L: You just recently had your first child—tell me about it. Is it hard? Weird? Do you wake up sometimes and go “there’s a stranger in my house!”?
A: It’s the best! There’s nothing I’d rather do than be with Anna. It can be hard with the cryin’ and the crappin’ and the general lifestyle re-alignment, but I assume that will pale in comparison to actual parenting! The difficulty so far is completely outweighed by the good stuff though. The first couple of days are incredible. You’re just consumed by this feeling of cosmic love and hope for humanity. It’s gotta be close to the feeling that people supposedly get from TM. Just this feeling of being one with the Universe. That gradually recedes and anxiety, terror and panic take over.
L: You like to use words like “davenport” and other strange old-timey phrases. Where did you pick that up?
A: I guess that would be a tribute to my Grandma Fran. I also like to say “Warshington” and pronounce the days of the week “Mondee through Fridee.”
L: I am curious about you as a kid. When did you start getting into music and stuff? Did you go through a theater phase or anything?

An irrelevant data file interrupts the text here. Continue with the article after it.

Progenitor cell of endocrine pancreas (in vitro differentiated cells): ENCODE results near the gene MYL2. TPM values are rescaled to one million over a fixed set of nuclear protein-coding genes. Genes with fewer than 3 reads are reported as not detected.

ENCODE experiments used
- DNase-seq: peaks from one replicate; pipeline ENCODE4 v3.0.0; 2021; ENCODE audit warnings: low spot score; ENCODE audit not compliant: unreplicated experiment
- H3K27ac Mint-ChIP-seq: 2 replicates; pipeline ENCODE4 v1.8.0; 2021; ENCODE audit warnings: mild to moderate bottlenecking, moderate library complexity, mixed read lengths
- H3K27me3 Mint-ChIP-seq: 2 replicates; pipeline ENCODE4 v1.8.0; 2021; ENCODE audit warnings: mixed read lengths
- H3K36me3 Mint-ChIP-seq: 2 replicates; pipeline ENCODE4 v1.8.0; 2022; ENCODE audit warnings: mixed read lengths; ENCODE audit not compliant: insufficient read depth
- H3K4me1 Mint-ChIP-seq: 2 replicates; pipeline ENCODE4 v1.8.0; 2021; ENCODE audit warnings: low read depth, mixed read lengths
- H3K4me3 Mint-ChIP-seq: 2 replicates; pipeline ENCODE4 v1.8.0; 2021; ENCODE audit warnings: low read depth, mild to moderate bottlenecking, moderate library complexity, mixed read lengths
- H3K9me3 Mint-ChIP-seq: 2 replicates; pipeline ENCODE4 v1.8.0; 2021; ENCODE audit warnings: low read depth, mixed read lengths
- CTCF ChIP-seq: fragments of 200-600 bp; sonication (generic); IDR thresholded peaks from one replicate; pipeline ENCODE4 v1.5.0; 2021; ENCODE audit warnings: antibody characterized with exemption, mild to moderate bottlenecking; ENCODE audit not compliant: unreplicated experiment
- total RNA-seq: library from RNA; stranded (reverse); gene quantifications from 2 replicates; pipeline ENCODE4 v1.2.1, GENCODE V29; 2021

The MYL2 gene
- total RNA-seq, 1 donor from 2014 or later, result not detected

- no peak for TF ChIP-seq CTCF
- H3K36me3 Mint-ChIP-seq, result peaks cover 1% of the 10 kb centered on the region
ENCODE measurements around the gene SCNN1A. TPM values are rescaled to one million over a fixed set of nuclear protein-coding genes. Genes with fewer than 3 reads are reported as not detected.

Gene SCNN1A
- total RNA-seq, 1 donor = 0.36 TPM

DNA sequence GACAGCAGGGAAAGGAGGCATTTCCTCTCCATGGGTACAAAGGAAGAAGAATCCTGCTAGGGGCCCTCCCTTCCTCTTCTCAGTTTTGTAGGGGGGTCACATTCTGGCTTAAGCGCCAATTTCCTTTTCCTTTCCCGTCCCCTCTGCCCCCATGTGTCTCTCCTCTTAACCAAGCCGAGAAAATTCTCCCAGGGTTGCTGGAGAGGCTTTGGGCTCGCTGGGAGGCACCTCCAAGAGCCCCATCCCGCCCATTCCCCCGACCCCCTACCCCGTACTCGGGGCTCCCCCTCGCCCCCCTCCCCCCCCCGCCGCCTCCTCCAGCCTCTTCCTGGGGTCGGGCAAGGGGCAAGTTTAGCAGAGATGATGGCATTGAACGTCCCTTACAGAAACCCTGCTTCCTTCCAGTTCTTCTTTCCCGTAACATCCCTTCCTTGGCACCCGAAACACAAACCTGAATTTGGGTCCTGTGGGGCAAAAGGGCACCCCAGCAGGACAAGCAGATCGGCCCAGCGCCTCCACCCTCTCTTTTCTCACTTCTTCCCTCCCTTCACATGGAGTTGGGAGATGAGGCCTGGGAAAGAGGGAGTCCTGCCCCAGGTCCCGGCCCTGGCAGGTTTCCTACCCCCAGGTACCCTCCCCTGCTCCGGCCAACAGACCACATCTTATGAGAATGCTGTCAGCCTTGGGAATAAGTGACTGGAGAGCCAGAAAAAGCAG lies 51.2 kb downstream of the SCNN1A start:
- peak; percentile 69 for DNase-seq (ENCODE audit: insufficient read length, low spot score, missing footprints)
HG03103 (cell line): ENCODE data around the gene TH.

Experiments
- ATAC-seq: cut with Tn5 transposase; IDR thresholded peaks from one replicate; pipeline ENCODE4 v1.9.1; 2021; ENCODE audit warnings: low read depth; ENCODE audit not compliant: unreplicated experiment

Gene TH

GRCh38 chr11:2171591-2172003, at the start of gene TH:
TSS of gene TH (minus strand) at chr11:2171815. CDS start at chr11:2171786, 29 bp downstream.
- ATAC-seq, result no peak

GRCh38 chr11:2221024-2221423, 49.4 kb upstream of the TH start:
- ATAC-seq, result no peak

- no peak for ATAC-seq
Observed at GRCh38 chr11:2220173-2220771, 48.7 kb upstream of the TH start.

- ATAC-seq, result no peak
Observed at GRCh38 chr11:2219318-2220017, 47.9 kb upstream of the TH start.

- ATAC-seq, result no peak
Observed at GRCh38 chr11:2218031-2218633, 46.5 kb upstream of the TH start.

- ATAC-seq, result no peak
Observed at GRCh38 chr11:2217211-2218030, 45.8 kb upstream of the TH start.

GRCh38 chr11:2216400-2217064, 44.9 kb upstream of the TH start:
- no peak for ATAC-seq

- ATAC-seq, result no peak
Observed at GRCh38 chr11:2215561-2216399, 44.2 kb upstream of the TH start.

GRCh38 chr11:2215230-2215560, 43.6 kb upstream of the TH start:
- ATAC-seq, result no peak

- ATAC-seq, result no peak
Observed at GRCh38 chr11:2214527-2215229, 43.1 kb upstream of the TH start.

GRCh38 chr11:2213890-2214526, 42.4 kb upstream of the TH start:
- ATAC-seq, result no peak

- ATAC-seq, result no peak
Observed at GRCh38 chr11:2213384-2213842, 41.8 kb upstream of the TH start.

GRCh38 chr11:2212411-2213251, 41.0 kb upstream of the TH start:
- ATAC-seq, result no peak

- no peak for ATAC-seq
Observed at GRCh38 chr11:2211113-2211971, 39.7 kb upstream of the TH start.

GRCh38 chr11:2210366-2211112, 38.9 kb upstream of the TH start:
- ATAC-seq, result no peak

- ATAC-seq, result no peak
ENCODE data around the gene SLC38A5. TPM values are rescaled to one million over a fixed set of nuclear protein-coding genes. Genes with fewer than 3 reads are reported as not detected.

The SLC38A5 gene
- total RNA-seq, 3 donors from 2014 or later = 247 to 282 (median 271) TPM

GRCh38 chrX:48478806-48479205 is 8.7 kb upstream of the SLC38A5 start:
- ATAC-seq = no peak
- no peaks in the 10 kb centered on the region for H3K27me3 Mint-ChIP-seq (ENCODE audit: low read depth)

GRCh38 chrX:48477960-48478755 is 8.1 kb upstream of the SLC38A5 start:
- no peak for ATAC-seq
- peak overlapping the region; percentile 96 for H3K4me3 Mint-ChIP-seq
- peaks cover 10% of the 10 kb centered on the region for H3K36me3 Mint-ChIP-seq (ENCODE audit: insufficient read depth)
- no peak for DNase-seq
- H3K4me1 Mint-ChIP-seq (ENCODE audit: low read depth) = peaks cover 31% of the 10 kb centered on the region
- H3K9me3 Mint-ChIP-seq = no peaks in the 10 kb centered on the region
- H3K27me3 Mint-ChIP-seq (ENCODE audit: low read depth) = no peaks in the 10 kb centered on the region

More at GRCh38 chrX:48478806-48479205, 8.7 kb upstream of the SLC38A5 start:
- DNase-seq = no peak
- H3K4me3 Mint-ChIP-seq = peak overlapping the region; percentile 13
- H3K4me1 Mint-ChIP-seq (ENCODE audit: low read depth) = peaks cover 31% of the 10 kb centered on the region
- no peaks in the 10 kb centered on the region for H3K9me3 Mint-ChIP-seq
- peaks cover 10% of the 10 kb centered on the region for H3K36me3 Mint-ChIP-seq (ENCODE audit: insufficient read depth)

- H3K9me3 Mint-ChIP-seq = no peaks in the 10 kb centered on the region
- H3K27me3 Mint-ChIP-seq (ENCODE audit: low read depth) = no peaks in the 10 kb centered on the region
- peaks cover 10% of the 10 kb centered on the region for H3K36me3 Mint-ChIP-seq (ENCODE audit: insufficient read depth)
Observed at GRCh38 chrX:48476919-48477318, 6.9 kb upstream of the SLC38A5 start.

A: No, I was never in Theater and frankly, I’m offended by the question. [It’s the glasses… -ed.] I guess I started getting into music when I was about 10 and my friend’s older brother got a Walkman, which I thought was really cool. I went on lots of car trips with my family, so the Walkman was pretty essential. My first favorites were Billy Joel and Men at Work. I started listening to Top 40 radio in 1982 or so. A couple years later, the Electrifying Mojo started doing night shifts on that same station, WHYT. He would play a ton of Prince and Electro R&B/hip hop stuff like “Planet Rock,” “Egyptian Lover” and “White Lines,” but he’d mix it up with Kraftwerk and New Order and Detroit Techno. Plus there were all those great AOR stations out of Detroit. R.E.M. was pretty huge in Ann Arbor and I got obsessed with those guys. They’d name drop all kinds of other bands in their interviews like the Velvets and Television and I’d go search out those records. Also, because they name dropped Lester Bangs in “It’s the End of the World as We Know It,” I asked my parents for Psychotic Reactions and Carborateur Dung for Christmas one year, which they got me. I had no idea what his significance was at the time. [I can’t believe that a good ol’ boy from Flint would misspell “carburetor.” I like that you fancied it all up, though, for sure. -ed.] I also started listening to WCBN, the college station. They were playing a lot of Mission of Burma and Sonic Youth and Dinosaur. That was probably the point of no return, obsession-wise. Downtown Ann Arbor was pretty safe, so my folks never really had a problem allowing me to go hang out at record stores. Schoolkids Records eventually asked if I wanted to check bags during Christmas and I also worked there a bit during the summer. Then I got an after school job at Play It Again Records who had an Ann Arbor store for about two years. Both stores are unfortunately gone now. [It’s not your fault, Andy. You try every day for these guys. -ed.]